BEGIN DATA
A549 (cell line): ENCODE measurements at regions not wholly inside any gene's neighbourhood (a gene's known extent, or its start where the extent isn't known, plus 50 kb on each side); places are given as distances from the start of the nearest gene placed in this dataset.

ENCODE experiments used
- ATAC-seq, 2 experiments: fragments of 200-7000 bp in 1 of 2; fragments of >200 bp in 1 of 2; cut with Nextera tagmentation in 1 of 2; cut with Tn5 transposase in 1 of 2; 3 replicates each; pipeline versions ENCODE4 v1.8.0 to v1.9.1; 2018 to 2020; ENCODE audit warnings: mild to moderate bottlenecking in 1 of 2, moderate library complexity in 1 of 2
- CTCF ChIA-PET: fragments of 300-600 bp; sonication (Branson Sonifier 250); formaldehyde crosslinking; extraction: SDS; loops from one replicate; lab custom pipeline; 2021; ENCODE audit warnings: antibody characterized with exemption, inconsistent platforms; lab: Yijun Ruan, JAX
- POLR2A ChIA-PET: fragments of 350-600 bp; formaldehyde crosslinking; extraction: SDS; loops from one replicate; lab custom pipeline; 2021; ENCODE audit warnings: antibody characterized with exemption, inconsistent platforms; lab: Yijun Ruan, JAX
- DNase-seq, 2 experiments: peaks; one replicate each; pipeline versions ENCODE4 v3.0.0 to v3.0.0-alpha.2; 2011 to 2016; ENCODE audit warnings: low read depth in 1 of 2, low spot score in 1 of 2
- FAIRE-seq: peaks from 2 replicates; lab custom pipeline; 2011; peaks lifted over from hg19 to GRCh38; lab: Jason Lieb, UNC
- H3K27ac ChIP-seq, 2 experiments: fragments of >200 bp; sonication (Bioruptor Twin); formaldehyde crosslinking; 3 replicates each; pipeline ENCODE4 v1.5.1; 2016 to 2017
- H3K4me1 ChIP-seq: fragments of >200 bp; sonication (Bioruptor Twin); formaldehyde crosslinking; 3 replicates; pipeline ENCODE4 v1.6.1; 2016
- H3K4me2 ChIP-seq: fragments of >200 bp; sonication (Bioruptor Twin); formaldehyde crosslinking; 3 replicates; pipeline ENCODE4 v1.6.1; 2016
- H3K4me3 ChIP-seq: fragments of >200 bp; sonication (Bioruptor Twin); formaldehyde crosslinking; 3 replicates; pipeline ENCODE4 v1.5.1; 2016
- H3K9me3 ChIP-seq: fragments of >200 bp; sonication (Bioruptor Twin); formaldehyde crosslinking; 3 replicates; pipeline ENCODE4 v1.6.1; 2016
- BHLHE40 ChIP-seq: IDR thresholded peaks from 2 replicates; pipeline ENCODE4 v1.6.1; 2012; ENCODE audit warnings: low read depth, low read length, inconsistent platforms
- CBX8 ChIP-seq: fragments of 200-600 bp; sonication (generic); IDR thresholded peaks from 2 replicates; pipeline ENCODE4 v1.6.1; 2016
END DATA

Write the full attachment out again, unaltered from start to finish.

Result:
A549 (cell line): ENCODE measurements at regions not wholly inside any gene's neighbourhood (a gene's known extent, or its start where the extent isn't known, plus 50 kb on each side); places are given as distances from the start of the nearest gene placed in this dataset.

ENCODE experiments used
- ATAC-seq, 2 experiments: fragments of 200-7000 bp in 1 of 2; fragments of >200 bp in 1 of 2; cut with Nextera tagmentation in 1 of 2; cut with Tn5 transposase in 1 of 2; 3 replicates each; pipeline versions ENCODE4 v1.8.0 to v1.9.1; 2018 to 2020; ENCODE audit warnings: mild to moderate bottlenecking in 1 of 2, moderate library complexity in 1 of 2
- CTCF ChIA-PET: fragments of 300-600 bp; sonication (Branson Sonifier 250); formaldehyde crosslinking; extraction: SDS; loops from one replicate; lab custom pipeline; 2021; ENCODE audit warnings: antibody characterized with exemption, inconsistent platforms; lab: Yijun Ruan, JAX
- POLR2A ChIA-PET: fragments of 350-600 bp; formaldehyde crosslinking; extraction: SDS; loops from one replicate; lab custom pipeline; 2021; ENCODE audit warnings: antibody characterized with exemption, inconsistent platforms; lab: Yijun Ruan, JAX
- DNase-seq, 2 experiments: peaks; one replicate each; pipeline versions ENCODE4 v3.0.0 to v3.0.0-alpha.2; 2011 to 2016; ENCODE audit warnings: low read depth in 1 of 2, low spot score in 1 of 2
- FAIRE-seq: peaks from 2 replicates; lab custom pipeline; 2011; peaks lifted over from hg19 to GRCh38; lab: Jason Lieb, UNC
- H3K27ac ChIP-seq, 2 experiments: fragments of >200 bp; sonication (Bioruptor Twin); formaldehyde crosslinking; 3 replicates each; pipeline ENCODE4 v1.5.1; 2016 to 2017
- H3K4me1 ChIP-seq: fragments of >200 bp; sonication (Bioruptor Twin); formaldehyde crosslinking; 3 replicates; pipeline ENCODE4 v1.6.1; 2016
- H3K4me2 ChIP-seq: fragments of >200 bp; sonication (Bioruptor Twin); formaldehyde crosslinking; 3 replicates; pipeline ENCODE4 v1.6.1; 2016
- H3K4me3 ChIP-seq: fragments of >200 bp; sonication (Bioruptor Twin); formaldehyde crosslinking; 3 replicates; pipeline ENCODE4 v1.5.1; 2016
- H3K9me3 ChIP-seq: fragments of >200 bp; sonication (Bioruptor Twin); formaldehyde crosslinking; 3 replicates; pipeline ENCODE4 v1.6.1; 2016
- BHLHE40 ChIP-seq: IDR thresholded peaks from 2 replicates; pipeline ENCODE4 v1.6.1; 2012; ENCODE audit warnings: low read depth, low read length, inconsistent platforms
- CBX8 ChIP-seq: fragments of 200-600 bp; sonication (generic); IDR thresholded peaks from 2 replicates; pipeline ENCODE4 v1.6.1; 2016